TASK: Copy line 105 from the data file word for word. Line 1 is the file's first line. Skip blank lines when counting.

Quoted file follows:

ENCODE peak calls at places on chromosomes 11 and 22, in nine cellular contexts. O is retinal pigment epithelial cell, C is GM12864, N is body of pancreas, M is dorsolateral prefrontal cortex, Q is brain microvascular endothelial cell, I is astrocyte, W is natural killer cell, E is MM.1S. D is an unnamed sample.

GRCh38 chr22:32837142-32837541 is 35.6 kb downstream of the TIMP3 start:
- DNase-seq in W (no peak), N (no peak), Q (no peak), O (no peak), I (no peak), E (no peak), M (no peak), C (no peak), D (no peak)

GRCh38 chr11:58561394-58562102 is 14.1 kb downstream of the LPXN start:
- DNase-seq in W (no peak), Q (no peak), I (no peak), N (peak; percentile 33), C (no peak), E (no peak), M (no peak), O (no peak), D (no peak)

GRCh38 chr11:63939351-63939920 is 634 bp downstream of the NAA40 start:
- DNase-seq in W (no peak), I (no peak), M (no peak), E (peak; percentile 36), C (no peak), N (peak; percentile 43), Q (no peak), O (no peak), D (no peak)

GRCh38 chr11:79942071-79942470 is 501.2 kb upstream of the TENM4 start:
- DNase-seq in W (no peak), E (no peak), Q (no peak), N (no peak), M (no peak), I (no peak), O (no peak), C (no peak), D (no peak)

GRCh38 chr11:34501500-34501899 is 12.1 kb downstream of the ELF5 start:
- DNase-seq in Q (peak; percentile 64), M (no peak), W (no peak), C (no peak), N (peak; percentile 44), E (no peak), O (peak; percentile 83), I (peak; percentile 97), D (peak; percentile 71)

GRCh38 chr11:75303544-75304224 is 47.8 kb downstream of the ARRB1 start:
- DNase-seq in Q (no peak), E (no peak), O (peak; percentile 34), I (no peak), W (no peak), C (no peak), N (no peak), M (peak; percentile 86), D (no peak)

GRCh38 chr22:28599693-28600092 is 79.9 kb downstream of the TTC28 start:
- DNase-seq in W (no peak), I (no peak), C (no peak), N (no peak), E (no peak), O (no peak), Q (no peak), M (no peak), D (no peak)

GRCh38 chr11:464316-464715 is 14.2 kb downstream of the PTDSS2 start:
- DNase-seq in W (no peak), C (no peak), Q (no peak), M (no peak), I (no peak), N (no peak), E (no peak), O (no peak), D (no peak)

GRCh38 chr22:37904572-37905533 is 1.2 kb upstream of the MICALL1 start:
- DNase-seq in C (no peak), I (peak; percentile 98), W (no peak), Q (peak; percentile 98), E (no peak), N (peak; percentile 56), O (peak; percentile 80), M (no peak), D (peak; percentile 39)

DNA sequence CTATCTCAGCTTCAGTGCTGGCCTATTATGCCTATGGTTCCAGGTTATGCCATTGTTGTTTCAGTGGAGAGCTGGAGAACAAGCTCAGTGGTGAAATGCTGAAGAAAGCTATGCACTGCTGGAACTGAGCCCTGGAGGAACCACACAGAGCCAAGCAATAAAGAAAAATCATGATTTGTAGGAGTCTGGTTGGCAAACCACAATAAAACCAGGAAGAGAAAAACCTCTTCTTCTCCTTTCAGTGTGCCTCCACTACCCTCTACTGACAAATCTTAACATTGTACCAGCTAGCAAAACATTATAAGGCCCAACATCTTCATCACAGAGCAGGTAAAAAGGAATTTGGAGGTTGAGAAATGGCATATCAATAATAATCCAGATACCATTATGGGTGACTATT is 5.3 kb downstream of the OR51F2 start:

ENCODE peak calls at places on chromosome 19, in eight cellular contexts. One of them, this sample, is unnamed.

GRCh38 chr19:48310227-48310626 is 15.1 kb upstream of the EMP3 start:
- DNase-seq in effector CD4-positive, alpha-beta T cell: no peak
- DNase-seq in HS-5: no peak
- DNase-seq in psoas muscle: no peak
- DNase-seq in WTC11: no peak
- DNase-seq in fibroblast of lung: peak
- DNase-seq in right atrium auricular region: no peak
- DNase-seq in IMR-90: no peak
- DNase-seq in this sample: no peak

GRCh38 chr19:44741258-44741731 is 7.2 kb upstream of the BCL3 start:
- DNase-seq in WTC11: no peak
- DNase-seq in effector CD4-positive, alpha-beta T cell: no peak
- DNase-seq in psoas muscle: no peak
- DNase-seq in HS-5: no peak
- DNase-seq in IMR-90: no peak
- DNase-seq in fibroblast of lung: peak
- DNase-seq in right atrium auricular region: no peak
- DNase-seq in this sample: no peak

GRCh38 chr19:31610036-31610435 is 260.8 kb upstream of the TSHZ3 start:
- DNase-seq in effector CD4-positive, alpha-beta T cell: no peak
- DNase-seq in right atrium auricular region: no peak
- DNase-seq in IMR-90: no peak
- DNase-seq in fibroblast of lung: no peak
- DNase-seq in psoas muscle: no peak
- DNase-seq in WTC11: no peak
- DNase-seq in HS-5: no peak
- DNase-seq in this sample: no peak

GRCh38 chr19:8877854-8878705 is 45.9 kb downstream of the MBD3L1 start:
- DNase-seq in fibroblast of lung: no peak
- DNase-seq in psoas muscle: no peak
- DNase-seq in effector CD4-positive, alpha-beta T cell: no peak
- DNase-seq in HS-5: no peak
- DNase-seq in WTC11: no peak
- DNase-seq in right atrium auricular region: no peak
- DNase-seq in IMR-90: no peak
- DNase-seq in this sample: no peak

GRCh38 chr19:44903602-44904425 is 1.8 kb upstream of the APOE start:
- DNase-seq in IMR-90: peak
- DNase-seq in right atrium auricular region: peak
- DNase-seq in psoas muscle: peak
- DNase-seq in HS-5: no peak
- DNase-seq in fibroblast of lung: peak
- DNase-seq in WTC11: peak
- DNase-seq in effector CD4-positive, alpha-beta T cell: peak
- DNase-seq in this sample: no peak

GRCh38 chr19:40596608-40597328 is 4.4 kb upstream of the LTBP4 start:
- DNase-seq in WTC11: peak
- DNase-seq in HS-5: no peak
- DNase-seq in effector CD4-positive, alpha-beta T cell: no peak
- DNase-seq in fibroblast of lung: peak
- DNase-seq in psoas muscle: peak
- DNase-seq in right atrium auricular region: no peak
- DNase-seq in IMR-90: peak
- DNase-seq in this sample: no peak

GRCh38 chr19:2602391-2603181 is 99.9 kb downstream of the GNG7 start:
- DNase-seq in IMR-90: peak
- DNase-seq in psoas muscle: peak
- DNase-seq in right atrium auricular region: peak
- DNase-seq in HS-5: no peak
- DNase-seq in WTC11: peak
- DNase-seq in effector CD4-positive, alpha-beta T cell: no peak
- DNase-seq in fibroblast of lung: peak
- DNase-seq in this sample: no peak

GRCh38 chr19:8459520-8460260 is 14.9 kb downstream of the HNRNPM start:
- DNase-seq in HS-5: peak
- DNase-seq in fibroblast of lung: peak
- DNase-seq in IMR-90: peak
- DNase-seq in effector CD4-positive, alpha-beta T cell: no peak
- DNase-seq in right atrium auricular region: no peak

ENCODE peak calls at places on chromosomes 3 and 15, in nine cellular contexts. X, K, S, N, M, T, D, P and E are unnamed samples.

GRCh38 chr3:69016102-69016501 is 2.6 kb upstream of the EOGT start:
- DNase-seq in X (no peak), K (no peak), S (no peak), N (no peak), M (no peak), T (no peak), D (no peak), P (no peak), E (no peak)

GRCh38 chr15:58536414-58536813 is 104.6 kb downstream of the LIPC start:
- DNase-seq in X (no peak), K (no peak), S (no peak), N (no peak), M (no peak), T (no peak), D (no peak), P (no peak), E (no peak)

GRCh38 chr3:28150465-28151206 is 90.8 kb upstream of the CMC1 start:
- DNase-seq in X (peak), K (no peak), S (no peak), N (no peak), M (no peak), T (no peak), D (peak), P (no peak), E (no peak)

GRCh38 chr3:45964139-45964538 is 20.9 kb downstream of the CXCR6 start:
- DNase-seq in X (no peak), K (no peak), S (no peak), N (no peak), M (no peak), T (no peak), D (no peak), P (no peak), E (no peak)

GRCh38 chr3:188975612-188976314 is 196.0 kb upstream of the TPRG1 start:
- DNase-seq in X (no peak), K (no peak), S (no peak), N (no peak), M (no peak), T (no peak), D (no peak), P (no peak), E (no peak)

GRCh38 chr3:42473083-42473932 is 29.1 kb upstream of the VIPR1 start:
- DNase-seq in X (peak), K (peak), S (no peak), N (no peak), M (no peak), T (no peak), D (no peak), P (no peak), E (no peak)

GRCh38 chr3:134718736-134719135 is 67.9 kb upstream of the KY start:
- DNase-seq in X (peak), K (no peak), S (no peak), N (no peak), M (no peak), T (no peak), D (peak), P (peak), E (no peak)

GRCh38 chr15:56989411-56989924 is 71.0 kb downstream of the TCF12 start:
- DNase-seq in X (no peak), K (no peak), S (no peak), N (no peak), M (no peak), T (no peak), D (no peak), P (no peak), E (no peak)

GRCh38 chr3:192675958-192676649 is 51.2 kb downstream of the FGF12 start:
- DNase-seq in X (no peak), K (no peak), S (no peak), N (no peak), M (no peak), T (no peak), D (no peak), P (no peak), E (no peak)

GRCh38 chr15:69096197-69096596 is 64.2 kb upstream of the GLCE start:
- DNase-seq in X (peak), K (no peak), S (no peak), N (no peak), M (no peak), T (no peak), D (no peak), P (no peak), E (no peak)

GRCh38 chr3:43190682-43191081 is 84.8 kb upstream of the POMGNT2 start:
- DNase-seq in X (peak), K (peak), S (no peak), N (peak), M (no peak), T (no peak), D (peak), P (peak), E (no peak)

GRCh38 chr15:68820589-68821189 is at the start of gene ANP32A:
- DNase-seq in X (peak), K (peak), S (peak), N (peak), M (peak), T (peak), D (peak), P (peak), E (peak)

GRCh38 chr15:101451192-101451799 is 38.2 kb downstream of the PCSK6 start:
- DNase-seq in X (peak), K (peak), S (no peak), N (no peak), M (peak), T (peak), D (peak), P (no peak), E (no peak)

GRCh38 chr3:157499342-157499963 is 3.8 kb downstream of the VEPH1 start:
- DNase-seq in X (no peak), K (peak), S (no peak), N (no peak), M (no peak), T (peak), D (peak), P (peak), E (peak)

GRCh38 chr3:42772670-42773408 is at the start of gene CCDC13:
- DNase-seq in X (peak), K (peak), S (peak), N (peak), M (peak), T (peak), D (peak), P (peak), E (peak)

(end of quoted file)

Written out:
- DNase-seq in X (peak), K (no peak), S (no peak), N (no peak), M (no peak), T (no peak), D (peak), P (peak), E (no peak)